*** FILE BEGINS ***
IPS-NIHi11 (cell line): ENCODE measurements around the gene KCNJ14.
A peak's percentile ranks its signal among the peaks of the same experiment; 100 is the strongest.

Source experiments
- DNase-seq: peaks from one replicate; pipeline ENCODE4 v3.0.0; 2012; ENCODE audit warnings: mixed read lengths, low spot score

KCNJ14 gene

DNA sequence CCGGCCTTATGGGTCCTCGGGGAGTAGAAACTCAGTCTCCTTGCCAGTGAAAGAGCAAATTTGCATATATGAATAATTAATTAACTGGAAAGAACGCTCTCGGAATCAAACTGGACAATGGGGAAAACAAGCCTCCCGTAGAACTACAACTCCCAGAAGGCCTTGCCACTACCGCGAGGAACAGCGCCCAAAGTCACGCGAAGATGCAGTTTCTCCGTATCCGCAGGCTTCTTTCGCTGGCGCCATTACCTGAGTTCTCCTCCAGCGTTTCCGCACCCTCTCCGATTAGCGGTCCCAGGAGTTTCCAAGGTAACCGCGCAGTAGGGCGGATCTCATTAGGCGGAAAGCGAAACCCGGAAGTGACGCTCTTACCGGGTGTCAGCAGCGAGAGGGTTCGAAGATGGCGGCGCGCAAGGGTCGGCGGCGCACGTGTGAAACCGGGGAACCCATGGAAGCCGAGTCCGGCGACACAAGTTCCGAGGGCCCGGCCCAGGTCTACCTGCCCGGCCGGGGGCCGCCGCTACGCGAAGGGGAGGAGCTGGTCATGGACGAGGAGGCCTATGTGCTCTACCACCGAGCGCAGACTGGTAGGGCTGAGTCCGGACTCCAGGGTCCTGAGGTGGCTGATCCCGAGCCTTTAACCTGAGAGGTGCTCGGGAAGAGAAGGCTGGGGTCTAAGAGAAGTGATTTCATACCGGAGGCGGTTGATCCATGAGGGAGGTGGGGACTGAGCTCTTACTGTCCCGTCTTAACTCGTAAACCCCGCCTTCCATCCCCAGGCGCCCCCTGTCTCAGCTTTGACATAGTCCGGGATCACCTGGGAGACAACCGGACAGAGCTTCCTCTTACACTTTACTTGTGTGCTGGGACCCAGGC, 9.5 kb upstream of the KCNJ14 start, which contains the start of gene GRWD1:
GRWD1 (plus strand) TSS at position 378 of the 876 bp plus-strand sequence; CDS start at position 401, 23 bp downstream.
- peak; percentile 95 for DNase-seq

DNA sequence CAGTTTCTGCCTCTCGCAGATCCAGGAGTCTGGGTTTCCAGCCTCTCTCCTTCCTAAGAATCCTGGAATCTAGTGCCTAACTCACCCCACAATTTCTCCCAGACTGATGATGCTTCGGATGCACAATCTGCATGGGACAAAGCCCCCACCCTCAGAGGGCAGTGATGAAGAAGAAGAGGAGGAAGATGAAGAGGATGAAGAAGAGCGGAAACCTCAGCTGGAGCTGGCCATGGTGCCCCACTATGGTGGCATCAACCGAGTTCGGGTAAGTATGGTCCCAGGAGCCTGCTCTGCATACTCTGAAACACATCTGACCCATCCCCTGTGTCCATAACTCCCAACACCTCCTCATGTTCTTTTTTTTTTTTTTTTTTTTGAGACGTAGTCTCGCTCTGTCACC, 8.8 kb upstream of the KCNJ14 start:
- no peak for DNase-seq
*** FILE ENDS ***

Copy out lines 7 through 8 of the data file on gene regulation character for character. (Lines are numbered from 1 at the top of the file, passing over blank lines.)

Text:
GRWD1 (plus strand) TSS at position 378 of the 876 bp plus-strand sequence; CDS start at position 401, 23 bp downstream.
- peak; percentile 95 for DNase-seq